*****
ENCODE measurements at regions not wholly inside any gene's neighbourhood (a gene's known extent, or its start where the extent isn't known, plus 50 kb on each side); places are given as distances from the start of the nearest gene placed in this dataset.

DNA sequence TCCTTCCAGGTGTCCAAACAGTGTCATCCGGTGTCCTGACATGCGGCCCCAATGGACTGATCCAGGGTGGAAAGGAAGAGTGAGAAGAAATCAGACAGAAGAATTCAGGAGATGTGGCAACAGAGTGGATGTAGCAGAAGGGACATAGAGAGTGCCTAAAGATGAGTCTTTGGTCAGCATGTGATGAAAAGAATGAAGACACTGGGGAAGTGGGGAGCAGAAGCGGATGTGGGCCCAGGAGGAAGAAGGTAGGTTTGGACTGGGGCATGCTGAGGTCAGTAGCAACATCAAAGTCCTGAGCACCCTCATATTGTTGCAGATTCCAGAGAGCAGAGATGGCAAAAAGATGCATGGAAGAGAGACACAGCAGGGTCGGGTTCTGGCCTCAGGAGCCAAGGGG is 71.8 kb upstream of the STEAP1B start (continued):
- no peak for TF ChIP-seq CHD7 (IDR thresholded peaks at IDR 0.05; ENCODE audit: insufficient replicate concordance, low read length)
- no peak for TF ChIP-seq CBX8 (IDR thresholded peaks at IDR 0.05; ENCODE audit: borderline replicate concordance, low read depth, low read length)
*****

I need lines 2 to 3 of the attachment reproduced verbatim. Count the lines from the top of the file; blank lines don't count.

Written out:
DNA sequence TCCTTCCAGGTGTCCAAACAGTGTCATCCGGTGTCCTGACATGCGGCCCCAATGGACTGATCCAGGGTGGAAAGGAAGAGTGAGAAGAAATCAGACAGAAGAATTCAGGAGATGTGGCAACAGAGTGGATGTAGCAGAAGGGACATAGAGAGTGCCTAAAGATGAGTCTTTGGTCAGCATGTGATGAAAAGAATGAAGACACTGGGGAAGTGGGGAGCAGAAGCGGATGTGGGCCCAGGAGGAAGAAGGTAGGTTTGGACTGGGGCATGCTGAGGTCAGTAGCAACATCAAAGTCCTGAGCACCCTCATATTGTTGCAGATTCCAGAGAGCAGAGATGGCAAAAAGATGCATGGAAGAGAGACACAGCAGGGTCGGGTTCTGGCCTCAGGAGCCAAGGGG is 71.8 kb upstream of the STEAP1B start (continued):
- no peak for TF ChIP-seq CHD7 (IDR thresholded peaks at IDR 0.05; ENCODE audit: insufficient replicate concordance, low read length)